Thursday, 29 October 2020
Prior to the pandemic and prior to the election the government undertook a review of the jobactive system. It's a system that I take an interest in because my constituents do need help with employment from time to time. The expert advisory panel to help shape the future design of employment services in Australia found in relation to the jobactive system that a substantial number of jobseekers were able to find work themselves with limited or no employment service provider assistance and that the compliance requirements in many cases didn't just not help the jobseeker but actively hindered them in gaining employment. That's a pretty damning thing from the expert panel. It found that disadvantaged jobseekers were not receiving the intensive individualised support that they needed because of high case loads. So the system was failing the jobseekers.
The report also found that employers also received no assistance from the jobactive system. In fact, they found it to be not just a hindrance but they avoided it like the plague. Human resources managers stay a mile away from it because they know that, if they engage with that system, they are then bombarded with a whole range of material and CVs that are not suited to the types of employment they're seeking.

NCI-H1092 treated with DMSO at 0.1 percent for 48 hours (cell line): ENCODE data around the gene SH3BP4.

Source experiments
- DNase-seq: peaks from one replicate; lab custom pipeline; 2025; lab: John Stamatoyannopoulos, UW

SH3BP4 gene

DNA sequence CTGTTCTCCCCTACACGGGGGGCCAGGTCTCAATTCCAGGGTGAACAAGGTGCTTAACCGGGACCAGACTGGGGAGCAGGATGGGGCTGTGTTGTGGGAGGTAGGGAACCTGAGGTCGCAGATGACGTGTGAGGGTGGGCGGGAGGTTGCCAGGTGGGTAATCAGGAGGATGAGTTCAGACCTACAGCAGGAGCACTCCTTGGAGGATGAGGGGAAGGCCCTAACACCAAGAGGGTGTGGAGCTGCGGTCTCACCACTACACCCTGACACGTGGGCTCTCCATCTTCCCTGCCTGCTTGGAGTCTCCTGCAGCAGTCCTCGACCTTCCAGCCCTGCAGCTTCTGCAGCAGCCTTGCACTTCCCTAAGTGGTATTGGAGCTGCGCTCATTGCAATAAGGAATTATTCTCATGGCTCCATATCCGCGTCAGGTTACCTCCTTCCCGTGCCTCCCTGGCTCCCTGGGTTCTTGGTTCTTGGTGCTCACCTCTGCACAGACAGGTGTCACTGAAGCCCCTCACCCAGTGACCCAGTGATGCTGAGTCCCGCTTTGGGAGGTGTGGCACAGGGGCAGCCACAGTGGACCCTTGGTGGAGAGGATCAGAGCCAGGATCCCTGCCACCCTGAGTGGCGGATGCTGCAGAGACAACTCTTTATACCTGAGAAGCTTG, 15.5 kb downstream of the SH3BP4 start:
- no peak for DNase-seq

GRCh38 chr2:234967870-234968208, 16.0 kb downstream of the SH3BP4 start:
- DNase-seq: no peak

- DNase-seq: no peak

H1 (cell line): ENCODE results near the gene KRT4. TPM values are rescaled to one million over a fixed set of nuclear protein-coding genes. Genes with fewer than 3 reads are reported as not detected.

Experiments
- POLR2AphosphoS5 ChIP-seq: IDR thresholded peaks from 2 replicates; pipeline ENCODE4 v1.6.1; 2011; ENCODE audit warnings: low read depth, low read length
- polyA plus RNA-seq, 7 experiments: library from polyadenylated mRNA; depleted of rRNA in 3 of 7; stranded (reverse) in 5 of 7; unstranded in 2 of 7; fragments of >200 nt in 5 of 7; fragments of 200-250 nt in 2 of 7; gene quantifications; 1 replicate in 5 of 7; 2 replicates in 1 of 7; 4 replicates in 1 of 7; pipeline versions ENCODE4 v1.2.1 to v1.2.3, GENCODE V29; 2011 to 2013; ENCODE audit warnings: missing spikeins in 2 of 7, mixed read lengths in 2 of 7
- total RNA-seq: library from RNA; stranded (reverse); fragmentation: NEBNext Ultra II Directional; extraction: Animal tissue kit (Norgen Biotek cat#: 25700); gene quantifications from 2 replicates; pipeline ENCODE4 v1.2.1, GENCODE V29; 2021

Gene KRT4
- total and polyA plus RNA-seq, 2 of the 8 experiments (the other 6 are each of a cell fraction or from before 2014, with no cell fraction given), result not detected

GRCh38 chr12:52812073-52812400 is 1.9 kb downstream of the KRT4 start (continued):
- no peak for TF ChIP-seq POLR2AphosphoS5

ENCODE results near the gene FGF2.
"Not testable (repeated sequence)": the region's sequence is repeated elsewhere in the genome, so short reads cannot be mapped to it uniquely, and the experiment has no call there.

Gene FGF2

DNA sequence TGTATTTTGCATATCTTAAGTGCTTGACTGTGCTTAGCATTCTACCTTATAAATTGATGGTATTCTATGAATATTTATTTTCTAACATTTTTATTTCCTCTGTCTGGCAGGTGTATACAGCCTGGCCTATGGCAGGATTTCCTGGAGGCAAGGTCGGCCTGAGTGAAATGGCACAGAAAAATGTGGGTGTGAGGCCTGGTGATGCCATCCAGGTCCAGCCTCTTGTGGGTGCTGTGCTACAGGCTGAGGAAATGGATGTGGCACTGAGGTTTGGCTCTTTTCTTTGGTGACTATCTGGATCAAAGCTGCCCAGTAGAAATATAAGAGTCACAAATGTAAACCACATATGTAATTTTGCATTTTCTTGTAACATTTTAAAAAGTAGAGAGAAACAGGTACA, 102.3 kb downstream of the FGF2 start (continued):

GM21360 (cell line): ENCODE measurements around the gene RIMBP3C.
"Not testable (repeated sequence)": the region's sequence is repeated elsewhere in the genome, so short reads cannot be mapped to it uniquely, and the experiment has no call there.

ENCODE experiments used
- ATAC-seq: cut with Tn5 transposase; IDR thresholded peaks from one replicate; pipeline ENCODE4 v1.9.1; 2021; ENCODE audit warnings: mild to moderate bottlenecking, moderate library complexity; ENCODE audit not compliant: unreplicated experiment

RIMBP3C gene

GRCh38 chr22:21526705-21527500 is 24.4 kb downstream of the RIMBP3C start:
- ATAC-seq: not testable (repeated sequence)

So we have a system that is failing jobseekers, failing business and failing the community. This wouldn't be such a problem except for the fact that we're spending an enormous amount of money on it—$1.3 billion in 2022-23. If you do a rough calculation, you see that, from 2015-16 to 2022-23, $10 billion will be wasted on this system that does not deliver for jobseekers and does not deliver for business. You'd be better off taking $10 billion and burning it in the car park at the Elizabeth shopping centre. This is an absolute scandal.
We should be thinking as we emerge from COVID-19 about how we better design these services so that they actually deliver for employers, for industry, productivity and, most importantly, for jobseekers. All I've seen for many years is a revolving number of employers going through the system—leasing offices, hiring workers and going through the same churn with the same people, making them do the same things and jump the same hurdles for the same pathetic results. We shouldn't be doing this. It's an outrage.